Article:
The Gate House

As part of our Historic Snyder Walking Tour on July 7th we will visit “The Gate House” at the corner of Main Street and Getzville Road.  The owners, Caroline and William Duax have been kind enough to open their unique home to us and have even compiled some facts and thoughts for us prior to the tour.  Enjoy…


The Gate House ~ by Caroline Duax

Purchasing, renovating (partial), and living in the Gate House has been and continues to be an adventure to say the least.  The wide rambling house was originally two buildings (c 1820-40), and were the structures at each end as seen from Main Street.  The space between them was filled by a one story shed that stood further back on the property as well as the archway that is remembered by most who view the house.  This was accomplished by 1910.

The house on the right, on the east section, was occupied by the Hedstrom estate caretaker, Charlie Tong, his wife Martha, and their son.  The house on the left, the west section, was occupied by the farmers who worked Hedstrom’s farm.  The middle section was open in the back and housed farm and property equipment.  Farming stopped around 1918 or so.

The second floor of the barn still showcases original planks

The barn behind the east house is a large structure with a beautiful second floor because of its high peaked roof.  The first floor housed horses and buggies, then cars.

The area to the east of the building (now lawn and woods) was an apple and pear tree orchard.  One of the remaining pear trees is next to the house, still blossoming and producing fruit, and there are a few apple trees in the wooded area.

The Gate House and trolley tracks

The trolley line ran along Main St., and the last tool booth on route 5 between Buffalo and Albany stood directly in front of the west section of the house.  A number of people have thought the gate house was the toll house, but that is not the case.

The Hedstom Mansion is now an apartment complex

Arthur Hedstrom’s mansion is off Getzville Road and is completely different in style from the Gate House.  Hedstrom was one of the early settlers in the area and was part of the beginning of residential development in the town.  He was a philanthropist and supporter of his church and the Albright Art Gallery.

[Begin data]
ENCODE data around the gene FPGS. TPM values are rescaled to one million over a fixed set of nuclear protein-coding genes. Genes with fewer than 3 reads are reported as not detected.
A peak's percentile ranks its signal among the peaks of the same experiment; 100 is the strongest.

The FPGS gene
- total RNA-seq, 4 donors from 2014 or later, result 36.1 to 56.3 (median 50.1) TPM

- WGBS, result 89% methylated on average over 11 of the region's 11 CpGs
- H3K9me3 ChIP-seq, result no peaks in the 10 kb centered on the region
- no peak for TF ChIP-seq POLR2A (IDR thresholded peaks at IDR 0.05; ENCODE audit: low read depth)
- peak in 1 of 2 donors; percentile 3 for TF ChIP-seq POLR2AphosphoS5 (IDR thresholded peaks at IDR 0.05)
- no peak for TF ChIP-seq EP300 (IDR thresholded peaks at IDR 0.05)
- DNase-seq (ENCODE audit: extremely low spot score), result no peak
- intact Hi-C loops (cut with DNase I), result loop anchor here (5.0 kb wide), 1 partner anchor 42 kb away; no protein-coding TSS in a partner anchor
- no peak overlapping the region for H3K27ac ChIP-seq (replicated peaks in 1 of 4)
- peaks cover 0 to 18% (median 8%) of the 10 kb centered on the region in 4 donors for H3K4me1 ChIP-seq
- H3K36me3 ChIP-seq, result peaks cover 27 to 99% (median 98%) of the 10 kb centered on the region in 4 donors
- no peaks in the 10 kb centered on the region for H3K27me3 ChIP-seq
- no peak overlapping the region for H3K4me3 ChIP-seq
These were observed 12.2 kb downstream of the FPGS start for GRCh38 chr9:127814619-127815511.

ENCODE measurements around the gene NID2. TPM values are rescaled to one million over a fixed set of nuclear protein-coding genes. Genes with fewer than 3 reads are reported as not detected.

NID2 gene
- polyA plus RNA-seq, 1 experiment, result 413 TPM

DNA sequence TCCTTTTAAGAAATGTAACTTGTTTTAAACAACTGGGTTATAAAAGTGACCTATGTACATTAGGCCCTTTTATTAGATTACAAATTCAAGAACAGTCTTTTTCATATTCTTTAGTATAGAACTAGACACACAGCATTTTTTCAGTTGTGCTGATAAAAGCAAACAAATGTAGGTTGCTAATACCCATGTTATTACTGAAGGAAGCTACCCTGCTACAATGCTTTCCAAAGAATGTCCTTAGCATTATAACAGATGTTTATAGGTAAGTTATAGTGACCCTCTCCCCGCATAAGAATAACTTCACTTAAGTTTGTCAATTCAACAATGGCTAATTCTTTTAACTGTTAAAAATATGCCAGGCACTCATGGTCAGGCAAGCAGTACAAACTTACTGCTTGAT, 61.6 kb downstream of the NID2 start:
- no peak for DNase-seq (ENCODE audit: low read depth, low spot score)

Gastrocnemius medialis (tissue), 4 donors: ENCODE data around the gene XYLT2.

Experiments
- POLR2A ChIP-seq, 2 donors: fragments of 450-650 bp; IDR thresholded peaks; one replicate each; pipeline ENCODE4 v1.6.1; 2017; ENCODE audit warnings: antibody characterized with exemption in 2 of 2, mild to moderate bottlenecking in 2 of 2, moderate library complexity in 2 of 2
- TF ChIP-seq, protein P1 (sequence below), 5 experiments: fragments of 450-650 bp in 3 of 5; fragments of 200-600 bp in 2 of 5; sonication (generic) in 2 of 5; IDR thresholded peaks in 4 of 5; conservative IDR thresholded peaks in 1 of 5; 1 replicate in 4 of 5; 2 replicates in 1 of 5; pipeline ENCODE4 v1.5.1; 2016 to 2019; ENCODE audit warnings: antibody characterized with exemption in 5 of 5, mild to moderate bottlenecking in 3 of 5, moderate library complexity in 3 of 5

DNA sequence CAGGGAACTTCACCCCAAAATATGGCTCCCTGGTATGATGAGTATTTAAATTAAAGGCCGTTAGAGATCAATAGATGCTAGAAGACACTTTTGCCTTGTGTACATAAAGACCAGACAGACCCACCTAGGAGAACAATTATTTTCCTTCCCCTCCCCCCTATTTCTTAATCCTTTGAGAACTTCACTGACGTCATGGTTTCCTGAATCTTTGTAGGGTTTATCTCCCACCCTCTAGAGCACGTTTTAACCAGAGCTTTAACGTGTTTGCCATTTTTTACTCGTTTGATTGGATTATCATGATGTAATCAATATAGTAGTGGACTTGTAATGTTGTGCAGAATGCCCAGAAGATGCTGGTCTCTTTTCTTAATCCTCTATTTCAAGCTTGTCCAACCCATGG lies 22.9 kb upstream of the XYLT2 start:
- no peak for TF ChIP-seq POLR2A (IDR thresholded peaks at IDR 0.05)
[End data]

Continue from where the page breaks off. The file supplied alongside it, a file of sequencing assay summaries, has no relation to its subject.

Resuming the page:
Historic Snyder Walking Tour

Click here to preview and download the images that will guide our tour!!

A Look at Amherst’s Service Clubs

On Saturday May 5th, the Bicentennial Interclub Luncheon was held at the Buffalo Niagara Heritage Village.  The event, organized by Bicentennial Commission member Susan Grelick was a tribute to Amherst Service Clubs. 

A Look at Amherst’s Service Clubs

by Susan Grelick

We owe our service clubs a debt of gratitude for their  service to our community. When there has been a need they have always stepped up to fill in – when our seniors needed a place to congregate – with the assistance of Quota, Kiwanis, Lions and Rotary Clubs the first senior center in New York opened in 1961 on Main Street near Burroughs.

Whether  it’s been the $5.5 million raised by the Millard Fillmore Suburban Women’s Hospital Board for the hospital; or the Ladies Fire Co. auxiliaries raising money to buy much needed fire equipment for our fire departments – our service clubs have always been there to meet the needs of our community.

They support our Town’s youth and recreation programs.  Each year, the Jolly Boys organize the town’s Old Home Days Festival. The festival’s proceeds are used for youth programs in Amherst. The Bachelor of Arms Club was founded as a social and recreational club for young men. It had its own baseball team and met regularly at the Hopkins Schoolhouse on South Cayuga Road until it disbanded in the 1960s. And the Rotary Clubs provide funding for summer tennis tournaments, bike rodeos and youth after school programs.